Bella Loves Bugs / Billy Loves Birds

Bella Loves Bugs
Billy Loves Birds

Jess French and Duncan Beedie
Happy Yak

These two narrative non-fiction picture books are written by zoologist, naturalist and vet, Jess French whose passion for wildlife shines through in both Nature Heroes titles wherein she uses the titular children as narrators.

Bella is an aspiring entomologist who shares a day in her life with readers and it’s certainly a very exciting one with lots of discoveries. Her first task is to collect garlic mustard to feed her caterpillars and then with a few useful bug hunting items she sets out to look for minibeasts and to meet up with some of her fellow nature hero friends.
By following Bella’s interactions with her friends and the additional facts this becomes a learning journey for readers who encounter social insects – ants in particular – a honey bee collecting nectar and others around their hives,

several jumping bugs and then a “fluttery butterfly” (why a non-native monarch?). Their next stop is at a pond, absolutely alive with water creatures on and below the surface; time for some pond-dipping (with an adult close by).
As they go into the forest Bella makes several discoveries – woodlice, a wolf spider with her eggs, and inside her trap she finds a stag beetle and a stag beetle grub. Down comes the rain bringing out the slugs and snails, and then it’s time to head home where something else exciting happens inside her vivarium.
Look out for the spider that makes occasional comments along the way.

Bird loving Billy (in the company of a talking tit) spends a day at forest school, sharing his observations with readers and his friends about the wealth of birds they encounter. There’s a woodpecker, a dunnock nest with several eggs including one of a different colour and there’s great excitement when Billy spies a kingfisher and comes across a beautiful feather to add to his collection.

Eventually he reaches the tit nest box located high in a tree where there are little chicks just preparing to leave the nest.

Bursting with information engagingly presented in the words and in Duncan Beedie’s amusing illustrations, both books should encourage youngsters to go outdoors to investigate and one hopes, appreciate the wonders of nature that’s all around us.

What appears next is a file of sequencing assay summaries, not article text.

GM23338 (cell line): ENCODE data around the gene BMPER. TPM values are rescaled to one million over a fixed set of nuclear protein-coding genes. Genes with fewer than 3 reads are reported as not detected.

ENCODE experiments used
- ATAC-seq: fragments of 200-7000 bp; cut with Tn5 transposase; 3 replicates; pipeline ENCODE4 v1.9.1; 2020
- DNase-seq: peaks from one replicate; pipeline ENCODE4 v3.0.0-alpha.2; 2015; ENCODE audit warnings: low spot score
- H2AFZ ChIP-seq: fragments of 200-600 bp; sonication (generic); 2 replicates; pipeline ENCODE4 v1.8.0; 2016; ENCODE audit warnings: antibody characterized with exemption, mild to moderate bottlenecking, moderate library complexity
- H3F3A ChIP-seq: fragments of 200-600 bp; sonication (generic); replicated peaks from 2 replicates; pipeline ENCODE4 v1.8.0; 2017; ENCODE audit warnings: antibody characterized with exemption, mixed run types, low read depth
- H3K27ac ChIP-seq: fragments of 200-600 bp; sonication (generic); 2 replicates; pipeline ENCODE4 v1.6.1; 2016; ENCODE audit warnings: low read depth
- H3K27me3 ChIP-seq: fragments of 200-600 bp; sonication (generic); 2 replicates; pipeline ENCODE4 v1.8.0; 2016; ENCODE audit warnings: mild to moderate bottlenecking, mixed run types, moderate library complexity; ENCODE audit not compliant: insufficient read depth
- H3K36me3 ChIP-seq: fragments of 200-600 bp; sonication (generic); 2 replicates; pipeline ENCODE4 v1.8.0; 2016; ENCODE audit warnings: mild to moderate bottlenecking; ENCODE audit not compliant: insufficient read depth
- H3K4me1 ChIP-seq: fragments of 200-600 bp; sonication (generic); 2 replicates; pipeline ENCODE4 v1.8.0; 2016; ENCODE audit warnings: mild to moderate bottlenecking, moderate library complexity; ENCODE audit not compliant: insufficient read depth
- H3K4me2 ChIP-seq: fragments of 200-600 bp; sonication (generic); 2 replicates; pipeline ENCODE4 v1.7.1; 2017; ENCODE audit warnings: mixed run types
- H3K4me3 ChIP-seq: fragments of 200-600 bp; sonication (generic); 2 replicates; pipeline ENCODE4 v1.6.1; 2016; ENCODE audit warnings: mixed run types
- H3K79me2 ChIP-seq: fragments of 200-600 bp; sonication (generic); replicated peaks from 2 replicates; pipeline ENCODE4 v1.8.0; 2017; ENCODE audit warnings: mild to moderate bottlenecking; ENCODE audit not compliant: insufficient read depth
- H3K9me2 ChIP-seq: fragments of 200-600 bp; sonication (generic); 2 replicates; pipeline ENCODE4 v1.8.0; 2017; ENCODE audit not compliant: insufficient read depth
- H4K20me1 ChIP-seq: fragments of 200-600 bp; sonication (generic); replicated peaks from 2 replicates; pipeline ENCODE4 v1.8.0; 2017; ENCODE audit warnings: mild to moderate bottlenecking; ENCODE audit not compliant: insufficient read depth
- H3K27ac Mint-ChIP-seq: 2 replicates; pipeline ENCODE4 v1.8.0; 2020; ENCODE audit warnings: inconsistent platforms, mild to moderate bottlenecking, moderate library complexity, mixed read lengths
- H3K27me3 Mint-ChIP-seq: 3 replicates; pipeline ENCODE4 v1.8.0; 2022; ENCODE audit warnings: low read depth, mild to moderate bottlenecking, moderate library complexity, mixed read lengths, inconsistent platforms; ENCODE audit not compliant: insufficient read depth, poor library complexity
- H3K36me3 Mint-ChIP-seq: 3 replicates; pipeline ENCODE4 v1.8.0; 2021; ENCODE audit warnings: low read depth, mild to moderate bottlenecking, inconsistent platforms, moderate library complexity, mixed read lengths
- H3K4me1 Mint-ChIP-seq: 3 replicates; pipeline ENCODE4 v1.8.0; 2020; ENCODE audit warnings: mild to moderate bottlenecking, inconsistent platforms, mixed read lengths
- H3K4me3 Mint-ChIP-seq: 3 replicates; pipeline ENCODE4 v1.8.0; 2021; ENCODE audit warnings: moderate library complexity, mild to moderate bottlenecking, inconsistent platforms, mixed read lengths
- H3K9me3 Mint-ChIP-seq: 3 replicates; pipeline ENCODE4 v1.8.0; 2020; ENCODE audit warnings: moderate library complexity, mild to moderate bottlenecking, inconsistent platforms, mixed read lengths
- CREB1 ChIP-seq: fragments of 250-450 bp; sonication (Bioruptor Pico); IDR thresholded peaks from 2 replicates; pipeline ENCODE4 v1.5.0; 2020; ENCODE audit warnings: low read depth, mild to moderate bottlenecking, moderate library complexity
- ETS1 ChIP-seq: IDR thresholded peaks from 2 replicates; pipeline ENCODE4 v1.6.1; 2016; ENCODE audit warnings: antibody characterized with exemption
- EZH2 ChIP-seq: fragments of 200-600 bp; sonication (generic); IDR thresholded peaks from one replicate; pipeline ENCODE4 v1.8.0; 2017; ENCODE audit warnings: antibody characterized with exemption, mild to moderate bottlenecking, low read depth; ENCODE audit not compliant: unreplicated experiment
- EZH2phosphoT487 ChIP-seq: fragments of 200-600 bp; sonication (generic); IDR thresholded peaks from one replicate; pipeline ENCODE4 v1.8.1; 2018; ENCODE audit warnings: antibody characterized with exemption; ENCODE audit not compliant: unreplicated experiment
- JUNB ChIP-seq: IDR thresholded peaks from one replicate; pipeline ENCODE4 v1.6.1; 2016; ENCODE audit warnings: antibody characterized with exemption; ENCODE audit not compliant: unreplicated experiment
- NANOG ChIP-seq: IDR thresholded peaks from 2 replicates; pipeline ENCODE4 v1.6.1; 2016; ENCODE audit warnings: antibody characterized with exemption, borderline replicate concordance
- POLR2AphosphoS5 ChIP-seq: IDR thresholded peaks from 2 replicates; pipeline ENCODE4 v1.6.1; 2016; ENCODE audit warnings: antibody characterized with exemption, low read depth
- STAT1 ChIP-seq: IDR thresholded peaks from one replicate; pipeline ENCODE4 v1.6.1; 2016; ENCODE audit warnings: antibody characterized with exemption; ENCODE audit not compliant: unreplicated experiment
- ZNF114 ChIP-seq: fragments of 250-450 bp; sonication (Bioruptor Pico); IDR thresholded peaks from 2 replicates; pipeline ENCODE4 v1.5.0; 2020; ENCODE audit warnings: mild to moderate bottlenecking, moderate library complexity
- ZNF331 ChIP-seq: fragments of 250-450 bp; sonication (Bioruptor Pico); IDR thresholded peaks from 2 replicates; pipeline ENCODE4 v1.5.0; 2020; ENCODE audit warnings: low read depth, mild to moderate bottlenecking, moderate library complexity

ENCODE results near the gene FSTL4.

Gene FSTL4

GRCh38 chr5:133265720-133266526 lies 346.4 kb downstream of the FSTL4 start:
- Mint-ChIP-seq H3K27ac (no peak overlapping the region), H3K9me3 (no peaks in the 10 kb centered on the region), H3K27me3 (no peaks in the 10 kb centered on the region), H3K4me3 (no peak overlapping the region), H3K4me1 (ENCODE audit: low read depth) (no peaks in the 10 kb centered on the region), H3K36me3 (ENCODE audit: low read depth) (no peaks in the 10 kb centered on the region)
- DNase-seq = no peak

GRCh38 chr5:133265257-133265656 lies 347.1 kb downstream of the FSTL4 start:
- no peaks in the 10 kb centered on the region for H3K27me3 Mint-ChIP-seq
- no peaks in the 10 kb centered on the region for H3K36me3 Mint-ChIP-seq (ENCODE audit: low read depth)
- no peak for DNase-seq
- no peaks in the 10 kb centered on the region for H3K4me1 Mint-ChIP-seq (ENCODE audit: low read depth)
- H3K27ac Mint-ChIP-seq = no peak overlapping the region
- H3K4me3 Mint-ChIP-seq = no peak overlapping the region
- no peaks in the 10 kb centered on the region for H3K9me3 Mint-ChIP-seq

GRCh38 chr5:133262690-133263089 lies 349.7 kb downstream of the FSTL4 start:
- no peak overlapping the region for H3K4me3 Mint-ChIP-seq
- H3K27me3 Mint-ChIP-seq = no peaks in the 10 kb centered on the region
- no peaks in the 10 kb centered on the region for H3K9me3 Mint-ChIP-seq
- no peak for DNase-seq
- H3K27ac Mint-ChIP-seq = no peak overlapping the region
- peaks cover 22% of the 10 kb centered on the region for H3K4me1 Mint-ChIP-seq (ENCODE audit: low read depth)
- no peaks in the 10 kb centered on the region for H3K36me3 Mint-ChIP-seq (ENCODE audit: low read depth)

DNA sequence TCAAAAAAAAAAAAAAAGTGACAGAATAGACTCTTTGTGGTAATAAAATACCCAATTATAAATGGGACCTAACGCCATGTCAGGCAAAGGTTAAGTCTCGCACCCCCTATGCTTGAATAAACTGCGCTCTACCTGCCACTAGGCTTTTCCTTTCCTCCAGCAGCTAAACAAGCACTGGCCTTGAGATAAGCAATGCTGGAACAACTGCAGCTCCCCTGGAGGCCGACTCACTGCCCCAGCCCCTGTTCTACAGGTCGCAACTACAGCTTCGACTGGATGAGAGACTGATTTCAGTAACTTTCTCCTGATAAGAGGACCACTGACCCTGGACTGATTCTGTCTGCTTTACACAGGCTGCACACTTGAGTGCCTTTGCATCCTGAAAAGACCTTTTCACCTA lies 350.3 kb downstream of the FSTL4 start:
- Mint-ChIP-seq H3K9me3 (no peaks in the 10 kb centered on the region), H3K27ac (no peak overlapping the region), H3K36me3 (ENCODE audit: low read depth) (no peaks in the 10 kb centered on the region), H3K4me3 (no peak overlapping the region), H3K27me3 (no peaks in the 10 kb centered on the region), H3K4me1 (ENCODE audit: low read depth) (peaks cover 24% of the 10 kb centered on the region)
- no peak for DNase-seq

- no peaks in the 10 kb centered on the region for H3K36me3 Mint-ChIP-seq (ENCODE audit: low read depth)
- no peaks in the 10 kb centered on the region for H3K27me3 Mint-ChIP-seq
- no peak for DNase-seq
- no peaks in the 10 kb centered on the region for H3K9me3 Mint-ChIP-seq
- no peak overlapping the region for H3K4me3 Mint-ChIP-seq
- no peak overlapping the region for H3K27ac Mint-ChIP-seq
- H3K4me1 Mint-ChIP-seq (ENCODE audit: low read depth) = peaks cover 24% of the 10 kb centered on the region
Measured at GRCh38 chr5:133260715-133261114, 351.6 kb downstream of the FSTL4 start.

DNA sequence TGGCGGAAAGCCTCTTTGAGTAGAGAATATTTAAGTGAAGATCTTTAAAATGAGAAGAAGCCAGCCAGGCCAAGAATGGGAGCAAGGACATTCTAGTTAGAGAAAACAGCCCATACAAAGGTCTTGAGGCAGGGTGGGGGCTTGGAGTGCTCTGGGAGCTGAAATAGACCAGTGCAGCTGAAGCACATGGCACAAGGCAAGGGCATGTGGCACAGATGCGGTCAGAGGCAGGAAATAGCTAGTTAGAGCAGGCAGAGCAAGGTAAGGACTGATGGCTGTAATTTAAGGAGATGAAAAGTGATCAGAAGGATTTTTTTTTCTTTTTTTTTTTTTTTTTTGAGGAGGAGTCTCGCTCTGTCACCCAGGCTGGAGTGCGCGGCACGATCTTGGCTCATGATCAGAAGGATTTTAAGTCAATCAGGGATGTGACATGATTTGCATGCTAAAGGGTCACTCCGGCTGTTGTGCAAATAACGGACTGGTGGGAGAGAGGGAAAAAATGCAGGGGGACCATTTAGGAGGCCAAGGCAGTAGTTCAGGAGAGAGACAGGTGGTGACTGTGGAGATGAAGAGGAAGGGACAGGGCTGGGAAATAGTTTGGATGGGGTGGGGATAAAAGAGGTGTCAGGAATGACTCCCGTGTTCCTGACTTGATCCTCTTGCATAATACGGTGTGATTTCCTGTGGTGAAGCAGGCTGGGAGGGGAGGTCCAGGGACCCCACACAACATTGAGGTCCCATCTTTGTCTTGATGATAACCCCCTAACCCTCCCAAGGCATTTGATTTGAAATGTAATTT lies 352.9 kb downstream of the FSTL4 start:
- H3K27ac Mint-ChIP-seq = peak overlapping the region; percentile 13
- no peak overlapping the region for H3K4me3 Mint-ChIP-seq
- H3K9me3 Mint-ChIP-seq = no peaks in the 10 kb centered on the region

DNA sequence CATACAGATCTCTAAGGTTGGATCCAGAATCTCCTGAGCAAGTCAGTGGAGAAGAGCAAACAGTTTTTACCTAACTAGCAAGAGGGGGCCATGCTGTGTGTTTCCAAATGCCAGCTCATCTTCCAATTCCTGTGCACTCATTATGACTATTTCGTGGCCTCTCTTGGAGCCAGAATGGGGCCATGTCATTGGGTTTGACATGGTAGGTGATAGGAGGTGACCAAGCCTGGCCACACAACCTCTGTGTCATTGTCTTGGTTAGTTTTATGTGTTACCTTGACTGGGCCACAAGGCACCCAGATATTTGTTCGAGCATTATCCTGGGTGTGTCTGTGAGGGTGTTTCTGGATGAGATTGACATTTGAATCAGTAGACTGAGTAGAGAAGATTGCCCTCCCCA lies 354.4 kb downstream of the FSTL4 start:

How to Help a Hedgehog and Protect a Polar Bear / Terrific Tongues!

How to Help a Hedgehog and Protect a Polar Bear
Jess French and Angela Keoghan
Nosy Crow

It’s never too early to get your children interested in, and involved with, conservation and helping to care for our planet and the amazing creatures that share it with us.

Jess French, a zoologist, naturalist and vet, demonstrates that small-seeming actions can be significant and each one contributes to the whole huge conservation task. For each of the dozen habitats – gardens, hedgerows,

heathlands, woodlands, highlands, wetlands, bodies of freshwater, coastlines, oceans, savannahs, jungles and mountains, she suggests straightforward everyday things we can all do to help protect these precious ecosystems and contribute towards making them places where the fauna and flora can thrive.

We might for instance create a bee-friendly wild part of our garden or build a log pile so lizards or insects have a warm, safe place to survive the winter chills.

Or perhaps when out and about we might participate in a butterfly or dragonfly count in a local wetland area. All these things can make a difference to the bigger picture as well as being thoroughly enjoyable.

Angela Keoghan’s splendid illustrations add to the pleasures of this absorbing and inspiring book that’s just perfect for young aspiring conservationists either at home or in school.

Terrific Tongues!
Maria Gianferrari and Jia Liu
Boyd Mills Press

Here’s a smashing little book that demonstrates the enormous versatility of animal tongues presenting the information in a really fun interactive way for young children who will delight at being asked, as they are on the opening page to ‘Stick out your tongue!’ as well as trying to imagine it as a straw, a mop and a sword.

Courtesy of a monkey presenter, we follow the creature as it tries out the various possibilities: for instance a sword-like tongue, as used by a woodpecker, becomes a sharp tool with which to stab insects especially beetle larvae that burrow beneath the tree bark.

The pages work in pairs with the recto asking the question and using a common object

and the verso providing an illustration of the kind of animal with that particular sort of tongue as well as some interesting relevant facts.

The final pages look at human tongues with some amusing things to try, as well as further information on the animal tongues featured (I love the rhyming spread) and where the creatures live.

The entire book is great fun to use with a group who will eagerly anticipate what’s coming; and its patterned text also makes it a great one for learner readers to try themselves. All will enjoy Jia Liu’s playful digital illustrations.